4. SWELLING: Apply an ICE PACK to the side of the face for 20 minutes on, then 20 minutes off. You should continue this for the first 48 hours. Be aggressive with this therapy as it will diminish the overall amount of swelling and pain that you will have. Elevate your head for the first 2 days. After 72 hours, warm, moist heat may be applied to the face to help diminish the swelling and to help resolve any external bruising that may have occurred.

5. RINSING: The day after the surgery, you may begin rinsing your mouth gently after each meal with salt water (1/4 teaspoon of salt in a 8 oz glass of warm water) and continue for one week. You may resume tooth brushing but avoid irritating the surgical site. DO NOT disturb, suck or touch the site with your fingers or tongue for the first 2 weeks.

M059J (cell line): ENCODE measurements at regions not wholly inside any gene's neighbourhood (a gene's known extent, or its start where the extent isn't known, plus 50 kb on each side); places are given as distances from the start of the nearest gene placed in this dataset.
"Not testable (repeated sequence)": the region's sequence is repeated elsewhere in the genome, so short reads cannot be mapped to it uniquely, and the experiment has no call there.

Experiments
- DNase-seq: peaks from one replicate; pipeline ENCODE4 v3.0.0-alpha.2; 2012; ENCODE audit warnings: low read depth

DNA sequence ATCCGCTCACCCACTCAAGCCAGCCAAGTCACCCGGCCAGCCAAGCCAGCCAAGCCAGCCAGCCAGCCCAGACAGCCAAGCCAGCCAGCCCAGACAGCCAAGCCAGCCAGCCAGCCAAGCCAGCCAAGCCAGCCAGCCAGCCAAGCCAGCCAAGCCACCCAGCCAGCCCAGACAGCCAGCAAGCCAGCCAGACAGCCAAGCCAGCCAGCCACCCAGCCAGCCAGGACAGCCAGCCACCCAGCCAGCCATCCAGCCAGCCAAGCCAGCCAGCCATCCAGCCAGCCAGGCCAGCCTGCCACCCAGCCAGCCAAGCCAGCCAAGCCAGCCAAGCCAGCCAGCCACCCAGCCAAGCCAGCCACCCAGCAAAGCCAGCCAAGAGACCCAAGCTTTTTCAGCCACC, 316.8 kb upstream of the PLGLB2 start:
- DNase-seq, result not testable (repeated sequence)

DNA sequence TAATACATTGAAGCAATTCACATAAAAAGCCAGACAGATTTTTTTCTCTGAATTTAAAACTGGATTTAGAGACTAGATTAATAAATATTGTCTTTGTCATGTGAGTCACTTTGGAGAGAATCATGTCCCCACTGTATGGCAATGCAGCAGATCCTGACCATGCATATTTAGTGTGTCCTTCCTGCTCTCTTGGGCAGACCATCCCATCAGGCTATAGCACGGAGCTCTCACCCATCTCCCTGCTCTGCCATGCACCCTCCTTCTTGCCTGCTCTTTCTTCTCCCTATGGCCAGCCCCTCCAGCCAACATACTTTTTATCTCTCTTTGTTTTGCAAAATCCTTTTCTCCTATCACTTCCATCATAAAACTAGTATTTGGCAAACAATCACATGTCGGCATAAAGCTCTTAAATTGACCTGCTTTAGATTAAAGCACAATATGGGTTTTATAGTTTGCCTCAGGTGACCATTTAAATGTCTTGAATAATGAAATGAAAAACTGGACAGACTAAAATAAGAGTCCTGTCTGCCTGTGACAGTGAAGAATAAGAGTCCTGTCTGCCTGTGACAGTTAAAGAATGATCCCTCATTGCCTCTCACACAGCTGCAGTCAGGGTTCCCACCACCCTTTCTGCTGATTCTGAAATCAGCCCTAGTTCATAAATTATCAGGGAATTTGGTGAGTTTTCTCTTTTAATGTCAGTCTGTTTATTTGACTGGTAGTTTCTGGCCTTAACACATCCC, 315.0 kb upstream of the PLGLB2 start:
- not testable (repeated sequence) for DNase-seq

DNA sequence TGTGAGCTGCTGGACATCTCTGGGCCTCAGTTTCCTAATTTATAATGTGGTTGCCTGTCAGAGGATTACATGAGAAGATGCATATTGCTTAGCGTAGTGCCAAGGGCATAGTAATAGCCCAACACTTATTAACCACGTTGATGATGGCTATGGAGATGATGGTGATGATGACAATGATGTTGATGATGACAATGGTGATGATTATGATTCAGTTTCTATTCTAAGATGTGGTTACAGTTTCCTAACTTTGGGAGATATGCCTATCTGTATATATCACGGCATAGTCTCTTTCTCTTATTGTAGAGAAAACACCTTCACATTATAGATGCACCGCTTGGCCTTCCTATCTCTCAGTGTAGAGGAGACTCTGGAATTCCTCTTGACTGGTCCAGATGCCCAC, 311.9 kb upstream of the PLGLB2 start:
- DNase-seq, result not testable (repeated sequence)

6. DIET: A soft cold diet with plenty of fluids is recommended after surgery. Take a multi-vitamin. Avoid hot food and drink for 24 hours, as they tend to stimulate bleeding. Pain medication, antibiotics and small amounts of swallowed blood all tend to upset an empty stomach and may provoke nausea and vomiting. If nausea occurs, drink 2 ounces of carbonated drink, such as 7-up or ginger ale every hour until resolved. Call the office if nausea or vomiting persists. Do not use a denture or flipper for chewing. Avoid wearing a denture or flipper until approved by this office.

7. DIETARY SUGGESTIONS FOR SURGICAL PATIENTS: Take a daily multi-vitamin. For the first day after surgery, your diet should be soft and cold.

Some suggested foods are:

  •  ginger ale or 7-up
  •  natural fruit juices
  •  scrambled eggs (room temp.)
  •  mashed potatoes
  • applesauce
  • baby food
  • cold hard boiled eggs
  •  blended fruits and vegetables
  •  milkshakes
  •  yogurt
  • ice cream
  • cottage cheese

8. DIET FOR ONE WEEK: Your diet for the first day and until your suture removal should be quite soft and include nutritious foods that are high in vitamins and minerals to aid in healing.

Such foods are:


  • milk
  • cheese
  • yogurt
  •  any style soup
  •   ground beef and fish
  • cooked cereal
  • pasta
  • plenty of fluids (esp. water)
  • blended fresh fruits/vegetables